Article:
Whether you’re about to buy or sell a property, you’ll know that there are some things you just have to do. If you’re buying, you’ll expect to pay out for a survey, solicitor’s fees and mortgage fees for starters. And if you’re selling, you’ll need to provide a HIP (Home Information Pack), and maybe use an estate agent and (definitely) a solicitor. But you’ll already know about these and be prepared for the costs to start mounting up.
You’ll also need to provide an EPC within the HIP if you’re selling (or renting out), and you should be provided with one if you’re buying (or becoming a tenant).
The Energy Performance Certificate (EPC) – What’s it all about?
EPCs have been around since August 2007 when they were introduced for properties with four or more bedrooms. Over time this has been extended to smaller properties.
An EPC sets out information about the energy performance of a property and shows in a coloured bar-chart how the property is performing. It also shows what the performance could be if certain items were upgraded and improvements made.
How to interpret an EPC
The EPC is designed to clearly explain, via easy to understand bar-charts and tables, the following information –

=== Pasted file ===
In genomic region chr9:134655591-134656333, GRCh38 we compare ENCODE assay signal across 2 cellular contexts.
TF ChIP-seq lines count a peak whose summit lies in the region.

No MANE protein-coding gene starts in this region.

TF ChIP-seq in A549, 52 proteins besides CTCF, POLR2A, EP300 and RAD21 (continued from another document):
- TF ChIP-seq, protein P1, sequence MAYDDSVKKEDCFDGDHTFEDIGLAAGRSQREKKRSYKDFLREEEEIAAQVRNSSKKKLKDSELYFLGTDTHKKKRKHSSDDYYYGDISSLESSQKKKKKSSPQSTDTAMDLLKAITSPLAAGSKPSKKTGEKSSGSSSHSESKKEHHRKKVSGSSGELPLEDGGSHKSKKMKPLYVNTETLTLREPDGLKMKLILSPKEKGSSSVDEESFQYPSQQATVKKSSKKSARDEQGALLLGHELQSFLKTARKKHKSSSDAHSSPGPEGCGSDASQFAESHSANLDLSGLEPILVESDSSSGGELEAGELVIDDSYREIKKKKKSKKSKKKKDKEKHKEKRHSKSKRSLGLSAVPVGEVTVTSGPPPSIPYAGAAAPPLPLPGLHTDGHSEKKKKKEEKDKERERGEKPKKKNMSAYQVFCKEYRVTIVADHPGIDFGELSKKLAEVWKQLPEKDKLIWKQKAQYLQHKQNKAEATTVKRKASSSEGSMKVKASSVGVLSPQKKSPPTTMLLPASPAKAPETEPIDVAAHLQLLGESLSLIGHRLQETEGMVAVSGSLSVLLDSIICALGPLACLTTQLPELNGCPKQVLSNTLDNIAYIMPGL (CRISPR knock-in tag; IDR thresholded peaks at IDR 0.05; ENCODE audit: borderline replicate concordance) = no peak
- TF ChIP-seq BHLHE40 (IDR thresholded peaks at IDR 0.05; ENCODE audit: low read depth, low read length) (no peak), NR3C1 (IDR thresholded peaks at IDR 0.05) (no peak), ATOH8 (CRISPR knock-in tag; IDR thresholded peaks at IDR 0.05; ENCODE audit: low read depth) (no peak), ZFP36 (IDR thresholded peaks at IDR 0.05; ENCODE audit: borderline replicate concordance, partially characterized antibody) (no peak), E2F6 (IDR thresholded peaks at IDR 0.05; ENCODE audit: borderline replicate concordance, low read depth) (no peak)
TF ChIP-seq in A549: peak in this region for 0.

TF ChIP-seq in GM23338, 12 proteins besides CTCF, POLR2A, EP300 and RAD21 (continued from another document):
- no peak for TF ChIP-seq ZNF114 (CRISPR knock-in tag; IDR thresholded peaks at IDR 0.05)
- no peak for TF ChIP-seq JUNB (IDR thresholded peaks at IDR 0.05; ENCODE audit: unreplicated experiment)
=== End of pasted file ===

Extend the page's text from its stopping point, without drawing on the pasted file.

- Energy Efficiency rating
- Environmental Impact CO2 rating
- Estimated energy use, carbon dioxide (CO2) emissions and fuel costs of this home
- Summary of the property’s energy performance related features
- Recommended measures to improve the property’s energy performance
The score is determined by how well the property is insulated, the type of heating and lighting it has and its energy use, with band ‘A’ being the most efficient.
If you are a tenant or a landlord, then the EPC for the rental property must have been graded in Band ‘E’ or above. The rules will apply to new tenancies from April 2018 and for existing tenancies from April 2020.
Small document … big impact
The EPC may not look like much, or run into pages and pages, but it packs quite a punch.
As a seller, you won’t want buyers to be put off by the draughty old single glazed windows you have, or the inefficient twenty year old boiler and meagre loft insulation. And as a buyer or renter, you certainly won’t want big heating bills arriving when you’ve only just cleared all your moving-in costs.
The EPC, running to just a couple of pages or so, can be your best friend … prompting people to have a look at your energy-efficient home (or to run for the hills!) if you’re a seller, or helping you to make up your mind in taking the next step when buying – maybe for the first time.
What does an EPC cost?
An EPC isn’t as expensive as you might think. There are inspectors all over the country and prices depend on the size of the property.
The inspection only takes an hour or two and costs start as little as £45. For something that’s a requirement and which provides so much useful information, it’s hardly a King’s ransom.
If you need an EPC or any other advice about buying, selling or renting, get in touch, we’re here to set you out on the right path.